Sierra Nevada and Textron reaffirmed their commitment to jointly bid on the US Army's Fixed-Wing Utility Aircraft programme using a new variant of the Beechcraft King Air 350 even though that aircraft was rejected in September 2017 by the service.

The pair of manufacturers were the only bidder in the Army’s Fixed-Wing Utility Aircraft programme last year, but were rejected because the variant of the Beechcraft King Air 350 they submitted could not meet the service’s payload requirements without having a center of gravity that exceeded the limit established by Textron, according to the Government Accountability Office. The Army cancelled the solicitation because it did not receive other offers.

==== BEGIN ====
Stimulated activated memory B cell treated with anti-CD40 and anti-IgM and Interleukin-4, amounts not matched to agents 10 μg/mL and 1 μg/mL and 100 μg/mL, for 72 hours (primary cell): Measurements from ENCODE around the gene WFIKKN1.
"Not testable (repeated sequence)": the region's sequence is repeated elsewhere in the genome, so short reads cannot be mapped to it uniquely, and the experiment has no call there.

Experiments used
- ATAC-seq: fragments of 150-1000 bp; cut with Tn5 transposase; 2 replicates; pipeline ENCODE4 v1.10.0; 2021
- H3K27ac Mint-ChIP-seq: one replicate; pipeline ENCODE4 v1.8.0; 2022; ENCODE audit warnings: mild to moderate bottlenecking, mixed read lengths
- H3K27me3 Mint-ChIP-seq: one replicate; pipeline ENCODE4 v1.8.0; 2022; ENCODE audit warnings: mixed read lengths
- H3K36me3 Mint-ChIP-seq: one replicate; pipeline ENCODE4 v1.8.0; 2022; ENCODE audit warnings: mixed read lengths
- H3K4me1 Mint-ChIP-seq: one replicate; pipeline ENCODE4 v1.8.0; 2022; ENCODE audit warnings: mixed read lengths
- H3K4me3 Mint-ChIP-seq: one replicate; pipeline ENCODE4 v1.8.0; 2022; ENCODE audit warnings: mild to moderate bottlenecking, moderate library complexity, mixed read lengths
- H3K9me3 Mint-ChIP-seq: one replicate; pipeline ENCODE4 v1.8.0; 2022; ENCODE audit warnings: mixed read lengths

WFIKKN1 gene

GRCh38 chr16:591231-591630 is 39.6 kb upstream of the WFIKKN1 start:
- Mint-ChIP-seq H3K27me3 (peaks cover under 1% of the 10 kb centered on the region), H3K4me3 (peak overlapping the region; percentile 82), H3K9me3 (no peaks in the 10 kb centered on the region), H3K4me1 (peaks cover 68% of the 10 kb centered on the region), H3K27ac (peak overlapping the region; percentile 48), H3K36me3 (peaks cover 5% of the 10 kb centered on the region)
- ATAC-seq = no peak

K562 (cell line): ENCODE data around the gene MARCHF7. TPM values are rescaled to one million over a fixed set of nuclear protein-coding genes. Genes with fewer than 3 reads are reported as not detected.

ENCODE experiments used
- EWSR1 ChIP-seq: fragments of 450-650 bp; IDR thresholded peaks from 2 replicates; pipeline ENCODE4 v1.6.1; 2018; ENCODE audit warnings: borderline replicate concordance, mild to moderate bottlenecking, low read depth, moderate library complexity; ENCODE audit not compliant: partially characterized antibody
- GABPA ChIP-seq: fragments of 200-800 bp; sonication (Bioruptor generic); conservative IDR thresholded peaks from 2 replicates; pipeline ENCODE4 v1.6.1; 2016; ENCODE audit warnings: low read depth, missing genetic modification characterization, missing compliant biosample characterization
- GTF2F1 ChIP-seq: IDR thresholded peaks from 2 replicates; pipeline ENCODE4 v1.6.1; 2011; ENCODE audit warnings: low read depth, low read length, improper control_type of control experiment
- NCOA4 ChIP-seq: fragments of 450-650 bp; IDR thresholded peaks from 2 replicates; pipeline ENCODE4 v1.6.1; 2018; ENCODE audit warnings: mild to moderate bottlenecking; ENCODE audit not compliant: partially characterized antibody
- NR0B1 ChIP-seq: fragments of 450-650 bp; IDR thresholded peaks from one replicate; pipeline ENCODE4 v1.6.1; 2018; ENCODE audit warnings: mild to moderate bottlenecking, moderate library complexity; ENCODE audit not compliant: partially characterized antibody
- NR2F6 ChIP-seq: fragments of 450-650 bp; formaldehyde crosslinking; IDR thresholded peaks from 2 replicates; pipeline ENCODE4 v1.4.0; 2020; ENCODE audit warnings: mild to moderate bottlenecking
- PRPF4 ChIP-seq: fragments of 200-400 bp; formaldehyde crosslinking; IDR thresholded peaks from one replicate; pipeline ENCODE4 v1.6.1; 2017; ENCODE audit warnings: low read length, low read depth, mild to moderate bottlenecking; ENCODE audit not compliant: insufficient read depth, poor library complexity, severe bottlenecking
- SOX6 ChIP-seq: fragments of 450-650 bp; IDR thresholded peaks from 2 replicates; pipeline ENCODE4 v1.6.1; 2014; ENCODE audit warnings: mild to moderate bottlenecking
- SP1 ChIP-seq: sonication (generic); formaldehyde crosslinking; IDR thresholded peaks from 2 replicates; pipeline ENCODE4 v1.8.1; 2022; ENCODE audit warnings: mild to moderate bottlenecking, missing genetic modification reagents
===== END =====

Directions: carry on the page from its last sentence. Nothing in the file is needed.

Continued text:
An appeal by Sierra Nevada to the GAO was rejected in December.

Beechcraft King Air 350

In January 2018, the Army relaunched its Fixed-Wing Utility Aircraft programme with the hope that more manufacturers would submit bids.

Despite earlier rejection, Sierra Nevada and Textron are confident that they will be able to develop another version of the King Air that will meet the Army’s needs.

“SNC and Textron Aviation will provide a solution that exceeds whatever requirements are established by the government,” said Sierra Nevada. “We expect release of the final solicitation in May.”

The Army’s Fixed-Wing Utility Aircraft programme is designed to replace its C-12 and C-26 transport aircraft with a commercial airframe that has had minor modifications for military payloads.